Go Through the Roof Meaning
Definition: To increase sharply; to reach extreme heights.
Origin of Through the Roof
This expression originated in the first half of the 1900s. It probably is related to a literal roof of a house. If something actually were to go through the roof of a house, it would have risen very high and fast, and unexpectedly as well.
People often use this idiom to describe prices that shoot up quickly, or stocks. In this sense, the phrase is being used metaphorically.
An alternative definition for this idiom is to become extremely angry. However, that meaning more commonly appears with the wording to hit the roof.
Examples of Through the Roof
In this example, a woman uses the expression to talk about the cost of medicine for her son.
Rodrigo: I’m starting my Christmas shopping early this year. What about you?
Alisha: I’m not sure I’ll be able to afford many gifts. My son needs an epipen, as you know, because of his severe allergies. He needed to use his old ones, so I had to replace them.
Rodrigo: Oh yeah. I heard that the price shot up.
Alisha: The new cost went through the roof! It was over a 500% increase!
In the example below, two siblings are discussing sales for their online business.
Luis: Whoa! Stephanie, look at this!
Stephanie: What is it?
Luis: I just checked our online orders for kimchi. They’ve gone through the roof since yesterday!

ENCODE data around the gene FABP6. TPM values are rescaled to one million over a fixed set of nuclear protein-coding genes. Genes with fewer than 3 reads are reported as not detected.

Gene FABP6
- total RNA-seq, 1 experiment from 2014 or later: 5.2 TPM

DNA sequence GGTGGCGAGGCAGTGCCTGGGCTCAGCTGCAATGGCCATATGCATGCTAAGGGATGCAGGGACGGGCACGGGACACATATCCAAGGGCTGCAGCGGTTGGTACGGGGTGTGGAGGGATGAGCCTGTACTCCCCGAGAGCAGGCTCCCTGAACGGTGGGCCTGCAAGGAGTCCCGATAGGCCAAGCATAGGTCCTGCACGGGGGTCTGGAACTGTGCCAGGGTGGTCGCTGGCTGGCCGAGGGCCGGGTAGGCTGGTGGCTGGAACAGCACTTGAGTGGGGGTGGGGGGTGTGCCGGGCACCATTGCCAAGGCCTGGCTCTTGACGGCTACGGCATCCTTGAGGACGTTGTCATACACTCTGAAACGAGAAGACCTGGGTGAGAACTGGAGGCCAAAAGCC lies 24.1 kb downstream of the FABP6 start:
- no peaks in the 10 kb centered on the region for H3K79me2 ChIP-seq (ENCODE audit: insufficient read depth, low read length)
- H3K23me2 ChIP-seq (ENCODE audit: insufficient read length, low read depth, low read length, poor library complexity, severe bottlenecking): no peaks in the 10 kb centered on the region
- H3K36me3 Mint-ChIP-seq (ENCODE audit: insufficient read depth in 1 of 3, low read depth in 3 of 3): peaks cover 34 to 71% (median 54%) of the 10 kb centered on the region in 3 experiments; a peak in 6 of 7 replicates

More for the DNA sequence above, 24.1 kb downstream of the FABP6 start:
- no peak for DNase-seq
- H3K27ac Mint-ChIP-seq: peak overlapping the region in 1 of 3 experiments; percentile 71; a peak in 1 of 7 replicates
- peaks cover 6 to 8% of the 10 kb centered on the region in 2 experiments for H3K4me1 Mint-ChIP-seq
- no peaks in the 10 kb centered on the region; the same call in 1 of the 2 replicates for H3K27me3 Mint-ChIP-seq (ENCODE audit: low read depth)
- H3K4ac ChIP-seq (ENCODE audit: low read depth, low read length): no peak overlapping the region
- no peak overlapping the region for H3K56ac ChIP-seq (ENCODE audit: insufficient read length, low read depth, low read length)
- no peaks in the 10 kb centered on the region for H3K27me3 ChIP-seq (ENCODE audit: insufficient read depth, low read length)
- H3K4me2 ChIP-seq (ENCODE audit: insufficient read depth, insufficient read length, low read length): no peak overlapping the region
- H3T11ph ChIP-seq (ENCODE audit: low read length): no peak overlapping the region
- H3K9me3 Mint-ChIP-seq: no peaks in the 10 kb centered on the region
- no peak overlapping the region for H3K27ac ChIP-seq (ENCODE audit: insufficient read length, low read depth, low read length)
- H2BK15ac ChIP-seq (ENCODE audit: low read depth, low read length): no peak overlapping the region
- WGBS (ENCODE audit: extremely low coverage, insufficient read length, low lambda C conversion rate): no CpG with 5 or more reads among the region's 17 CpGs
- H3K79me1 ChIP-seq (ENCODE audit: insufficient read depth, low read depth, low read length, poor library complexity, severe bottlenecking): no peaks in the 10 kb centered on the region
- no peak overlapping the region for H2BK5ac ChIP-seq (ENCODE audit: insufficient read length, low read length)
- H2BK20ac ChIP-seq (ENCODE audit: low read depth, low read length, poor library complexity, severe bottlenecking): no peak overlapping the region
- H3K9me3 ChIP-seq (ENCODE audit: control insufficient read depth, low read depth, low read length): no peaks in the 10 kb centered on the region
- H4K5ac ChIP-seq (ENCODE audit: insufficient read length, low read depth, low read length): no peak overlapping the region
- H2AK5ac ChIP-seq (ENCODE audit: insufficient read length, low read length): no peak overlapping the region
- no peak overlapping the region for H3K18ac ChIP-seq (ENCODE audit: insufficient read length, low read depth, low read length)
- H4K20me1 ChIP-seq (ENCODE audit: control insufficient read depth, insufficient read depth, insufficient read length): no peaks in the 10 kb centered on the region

Stephanie: Wow! That’s a much bigger order than we’ve ever had before! We went from getting one or two a day to getting an order for 100! What happened to cause that?
Luis: Apparently one of our customers loved our kimchi so much that she wants to serve it at her wedding.
This excerpt is from an article about the winners of a race.
- “I think for the most part it was going really well,” Piceu said. “Above 12,000 feet, my respiration went through the roof and my lungs felt really tight. So I just sort of slowly creeped my way up Grant Swamp Pass, and I just turned around and looked down and there she (Frost) was coming up the pass, and I just thought, ‘Oh my gosh.’” –Denver Post
This excerpt is from an article about successful advertising for a beer company.
- In the summer of 1955, Bert and Harry tried out in the two burg markets, and Piels sales instantly went through the roof. –New York Daily News
The expression to go through the roof means to rise steeply.